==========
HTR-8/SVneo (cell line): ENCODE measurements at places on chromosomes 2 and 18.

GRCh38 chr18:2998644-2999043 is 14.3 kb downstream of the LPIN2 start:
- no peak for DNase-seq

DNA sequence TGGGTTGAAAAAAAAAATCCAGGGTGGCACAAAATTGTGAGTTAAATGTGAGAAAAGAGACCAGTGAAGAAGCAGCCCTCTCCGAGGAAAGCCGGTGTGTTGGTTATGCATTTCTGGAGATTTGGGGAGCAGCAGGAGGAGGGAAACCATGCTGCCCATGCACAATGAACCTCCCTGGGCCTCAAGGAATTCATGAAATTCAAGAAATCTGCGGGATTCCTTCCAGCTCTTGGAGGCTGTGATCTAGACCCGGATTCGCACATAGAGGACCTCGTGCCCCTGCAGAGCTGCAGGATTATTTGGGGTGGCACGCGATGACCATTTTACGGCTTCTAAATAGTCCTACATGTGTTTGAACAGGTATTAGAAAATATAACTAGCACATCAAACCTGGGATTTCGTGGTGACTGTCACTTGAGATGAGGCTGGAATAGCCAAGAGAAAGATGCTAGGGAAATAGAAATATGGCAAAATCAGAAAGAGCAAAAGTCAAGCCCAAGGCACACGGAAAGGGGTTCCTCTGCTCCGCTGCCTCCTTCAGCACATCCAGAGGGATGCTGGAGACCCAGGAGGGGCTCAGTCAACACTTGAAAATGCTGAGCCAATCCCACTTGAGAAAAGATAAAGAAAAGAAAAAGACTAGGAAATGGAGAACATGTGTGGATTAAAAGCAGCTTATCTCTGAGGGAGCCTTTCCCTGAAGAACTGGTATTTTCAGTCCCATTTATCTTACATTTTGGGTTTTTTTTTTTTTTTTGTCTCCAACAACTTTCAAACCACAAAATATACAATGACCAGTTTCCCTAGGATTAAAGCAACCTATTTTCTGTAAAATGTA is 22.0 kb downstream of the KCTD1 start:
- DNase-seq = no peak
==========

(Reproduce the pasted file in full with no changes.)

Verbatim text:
HTR-8/SVneo (cell line): ENCODE measurements at places on chromosomes 2 and 18.

GRCh38 chr18:2998644-2999043 is 14.3 kb downstream of the LPIN2 start:
- no peak for DNase-seq

DNA sequence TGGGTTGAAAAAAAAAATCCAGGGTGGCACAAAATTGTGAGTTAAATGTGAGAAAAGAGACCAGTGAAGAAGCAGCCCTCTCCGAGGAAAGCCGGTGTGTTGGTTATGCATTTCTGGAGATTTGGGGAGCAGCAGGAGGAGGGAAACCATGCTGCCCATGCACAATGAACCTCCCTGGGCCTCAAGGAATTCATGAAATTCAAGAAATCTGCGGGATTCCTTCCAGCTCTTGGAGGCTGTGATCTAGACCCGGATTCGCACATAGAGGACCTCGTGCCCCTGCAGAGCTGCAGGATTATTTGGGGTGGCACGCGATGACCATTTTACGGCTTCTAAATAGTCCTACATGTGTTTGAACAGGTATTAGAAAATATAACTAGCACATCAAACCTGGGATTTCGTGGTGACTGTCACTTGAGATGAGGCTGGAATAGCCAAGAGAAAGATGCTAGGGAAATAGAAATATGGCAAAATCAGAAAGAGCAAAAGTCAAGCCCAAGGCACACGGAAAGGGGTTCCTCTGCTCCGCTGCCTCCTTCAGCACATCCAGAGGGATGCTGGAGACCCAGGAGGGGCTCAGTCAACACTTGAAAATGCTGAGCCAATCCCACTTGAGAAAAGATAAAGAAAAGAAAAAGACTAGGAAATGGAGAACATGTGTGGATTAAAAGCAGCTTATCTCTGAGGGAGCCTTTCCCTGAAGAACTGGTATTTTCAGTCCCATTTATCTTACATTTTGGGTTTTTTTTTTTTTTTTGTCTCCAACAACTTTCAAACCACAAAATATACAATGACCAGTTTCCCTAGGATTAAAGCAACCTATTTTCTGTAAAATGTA is 22.0 kb downstream of the KCTD1 start:
- DNase-seq = no peak